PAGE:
However, "recent" is relative, as both firms generally have to wait until films have dropped out of the DVD/Blu-Ray charts before the studios make them available for streaming. A quick search for high-profile films demonstrates the differences: LoveFilm has Looper, Bridesmaids, Twilight: Breaking Dawn Part 2, Rio and the recent Alice In Wonderland remake, and Netflix doesn't.
LoveFilm Instant vs Netflix: quality
With both services the quality you get depends on the device you have, so for example Netflix delivers 480p to a Kindle Fire, 720p to a Kindle Fire HD and 1080p to an iPad running iOS 7. It's also worth noting that what you get is only as good as the source material. Some content, such as old cartoons, looks and/or sounds pretty awful. Don't expect to be oohing and aahing at Inspector Gadget in 1080p HD.
Your quality also depends on your internet connection: if you want 1080p streaming, which Netflix calls Super HD, you'll need a connection delivering real-world speeds of around 7Mbps (LoveFilm recommends 12Mbps). if chucking HD video around is likely to hit your ISP's bandwidth cap, Netflix enables you to manage your video settings downwards to reduce bandwidth bills.
The nice people at Wikipedia have put together a list of which devices get which resolutions from Netflix, and you'll see that PCs and the most recent consoles and mobile devices can get 1080p but older kit (such as the second-gen Apple TV and the Xbox 360) and Windows Phone devices get 720p.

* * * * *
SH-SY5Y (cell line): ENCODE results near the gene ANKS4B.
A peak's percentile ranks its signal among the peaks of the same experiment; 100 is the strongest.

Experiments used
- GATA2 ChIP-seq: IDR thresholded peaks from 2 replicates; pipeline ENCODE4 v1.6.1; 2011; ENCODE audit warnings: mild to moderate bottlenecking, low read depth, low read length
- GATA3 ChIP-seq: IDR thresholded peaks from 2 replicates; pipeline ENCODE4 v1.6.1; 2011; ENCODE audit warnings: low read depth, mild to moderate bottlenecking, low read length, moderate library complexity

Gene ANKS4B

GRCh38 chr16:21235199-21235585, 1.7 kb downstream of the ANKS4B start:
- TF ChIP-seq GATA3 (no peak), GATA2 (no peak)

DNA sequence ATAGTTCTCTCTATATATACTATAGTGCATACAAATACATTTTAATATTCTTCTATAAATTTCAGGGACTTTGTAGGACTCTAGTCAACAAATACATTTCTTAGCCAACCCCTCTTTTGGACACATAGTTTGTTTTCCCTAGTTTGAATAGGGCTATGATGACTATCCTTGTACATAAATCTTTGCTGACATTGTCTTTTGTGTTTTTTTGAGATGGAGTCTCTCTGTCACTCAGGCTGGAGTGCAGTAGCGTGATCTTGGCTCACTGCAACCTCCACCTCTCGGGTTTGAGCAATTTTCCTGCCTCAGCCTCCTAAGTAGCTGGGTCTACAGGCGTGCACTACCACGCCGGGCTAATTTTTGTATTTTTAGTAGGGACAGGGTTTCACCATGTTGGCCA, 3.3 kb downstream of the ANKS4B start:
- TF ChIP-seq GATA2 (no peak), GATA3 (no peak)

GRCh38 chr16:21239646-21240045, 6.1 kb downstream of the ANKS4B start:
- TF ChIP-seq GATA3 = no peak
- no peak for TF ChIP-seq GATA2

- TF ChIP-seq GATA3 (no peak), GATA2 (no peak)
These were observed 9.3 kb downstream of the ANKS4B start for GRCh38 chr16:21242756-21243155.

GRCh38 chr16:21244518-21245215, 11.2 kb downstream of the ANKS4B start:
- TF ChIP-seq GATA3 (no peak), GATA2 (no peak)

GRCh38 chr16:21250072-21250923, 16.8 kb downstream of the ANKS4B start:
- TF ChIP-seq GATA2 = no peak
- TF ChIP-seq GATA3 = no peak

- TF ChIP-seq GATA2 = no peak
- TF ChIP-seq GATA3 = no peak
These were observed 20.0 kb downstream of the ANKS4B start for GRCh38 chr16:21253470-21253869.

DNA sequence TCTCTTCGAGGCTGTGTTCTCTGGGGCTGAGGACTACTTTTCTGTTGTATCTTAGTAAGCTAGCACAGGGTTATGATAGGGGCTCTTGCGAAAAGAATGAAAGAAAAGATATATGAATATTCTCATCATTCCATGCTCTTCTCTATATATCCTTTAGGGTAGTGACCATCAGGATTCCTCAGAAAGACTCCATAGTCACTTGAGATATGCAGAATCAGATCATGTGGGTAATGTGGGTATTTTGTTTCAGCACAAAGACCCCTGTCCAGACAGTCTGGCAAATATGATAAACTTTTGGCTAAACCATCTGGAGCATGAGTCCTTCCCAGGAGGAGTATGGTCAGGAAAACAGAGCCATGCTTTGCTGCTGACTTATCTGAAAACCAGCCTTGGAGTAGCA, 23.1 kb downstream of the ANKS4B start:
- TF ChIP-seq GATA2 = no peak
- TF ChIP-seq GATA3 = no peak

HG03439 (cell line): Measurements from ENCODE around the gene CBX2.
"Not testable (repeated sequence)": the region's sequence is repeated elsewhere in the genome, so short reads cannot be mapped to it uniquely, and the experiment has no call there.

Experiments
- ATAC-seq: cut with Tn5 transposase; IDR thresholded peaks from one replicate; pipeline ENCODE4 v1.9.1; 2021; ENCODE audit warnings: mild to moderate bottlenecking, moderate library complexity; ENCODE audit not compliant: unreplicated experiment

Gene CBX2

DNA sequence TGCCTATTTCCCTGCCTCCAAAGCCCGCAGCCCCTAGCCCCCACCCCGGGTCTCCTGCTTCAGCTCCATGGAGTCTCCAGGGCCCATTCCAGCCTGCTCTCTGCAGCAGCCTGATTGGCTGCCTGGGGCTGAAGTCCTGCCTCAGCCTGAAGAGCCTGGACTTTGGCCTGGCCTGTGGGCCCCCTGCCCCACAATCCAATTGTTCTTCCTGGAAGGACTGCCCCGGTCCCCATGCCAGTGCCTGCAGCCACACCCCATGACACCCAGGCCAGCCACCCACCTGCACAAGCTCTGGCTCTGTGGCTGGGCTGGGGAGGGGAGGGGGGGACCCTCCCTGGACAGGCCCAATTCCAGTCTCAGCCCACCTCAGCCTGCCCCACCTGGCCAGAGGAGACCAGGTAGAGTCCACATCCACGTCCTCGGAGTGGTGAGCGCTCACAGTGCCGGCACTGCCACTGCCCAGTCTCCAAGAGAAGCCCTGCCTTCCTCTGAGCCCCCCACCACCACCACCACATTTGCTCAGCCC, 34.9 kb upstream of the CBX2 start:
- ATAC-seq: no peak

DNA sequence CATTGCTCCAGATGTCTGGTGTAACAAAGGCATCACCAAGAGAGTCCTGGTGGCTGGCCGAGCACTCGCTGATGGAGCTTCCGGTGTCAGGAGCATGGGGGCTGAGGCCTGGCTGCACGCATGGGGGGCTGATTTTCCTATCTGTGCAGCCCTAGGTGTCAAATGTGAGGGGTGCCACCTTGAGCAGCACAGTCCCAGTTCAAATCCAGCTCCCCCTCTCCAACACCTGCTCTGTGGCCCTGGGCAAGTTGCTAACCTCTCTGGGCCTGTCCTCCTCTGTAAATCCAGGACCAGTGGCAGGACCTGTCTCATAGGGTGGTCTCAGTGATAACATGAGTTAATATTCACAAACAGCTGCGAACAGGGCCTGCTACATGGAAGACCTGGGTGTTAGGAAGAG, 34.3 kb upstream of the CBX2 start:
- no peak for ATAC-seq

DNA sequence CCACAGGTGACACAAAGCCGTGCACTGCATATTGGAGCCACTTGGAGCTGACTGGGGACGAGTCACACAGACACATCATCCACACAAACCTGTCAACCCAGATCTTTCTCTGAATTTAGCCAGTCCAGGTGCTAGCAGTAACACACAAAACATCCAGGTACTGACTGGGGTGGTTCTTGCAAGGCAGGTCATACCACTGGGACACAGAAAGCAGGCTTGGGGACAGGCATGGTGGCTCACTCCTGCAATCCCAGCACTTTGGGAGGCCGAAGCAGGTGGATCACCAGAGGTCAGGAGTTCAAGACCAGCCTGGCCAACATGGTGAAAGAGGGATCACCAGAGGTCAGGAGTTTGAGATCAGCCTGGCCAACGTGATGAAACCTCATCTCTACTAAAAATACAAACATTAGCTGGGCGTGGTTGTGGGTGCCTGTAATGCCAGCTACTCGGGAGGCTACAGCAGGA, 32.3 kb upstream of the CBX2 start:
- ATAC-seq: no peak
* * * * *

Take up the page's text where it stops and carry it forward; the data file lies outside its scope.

LoveFilm can stream 1080p to PCs and Macs, but other devices are mainly 720p. There are two notable exceptions: Samsung and LG Smart TVs and Blu-Rays, which can get 1080p, and the iPad, which can't get HD at all.
Both services use adaptive streaming, which changes the streaming bitrate upwards and downwards to deal with network congestion.
For now all streaming content is 2D, but Netflix's US customers can stream some 3D titles. The service is also trialling 4K streaming for an expected US launch later this year.
LoveFilm Instant vs Netflix: Verdict
The winner here depends on what you want to watch, and what you want to watch it on. Netflix works on many more devices and is much better for TV programmes than its rival; now that it's making its own programming based on viewing data - and basing its buying decisions in part on the basis of what's popular among the pirates - it's, ahem, one to watch.
LoveFilm's device support is narrower and in some cases inferior - for example, iPads don't get HD and some trailers don't work - but you're more likely to find fairly recent blockbusters on LoveFilm Instant than on Netflix.
If you're looking for a quick answer then we reckon Netflix is better for TV programming and LoveFilm Instant is better for blockbusters, especially if you don't mind paying a bit more to get disc rentals too. However, they're both good services and good value. We'd suggest signing up for both lots of free trials to see which one suits you best.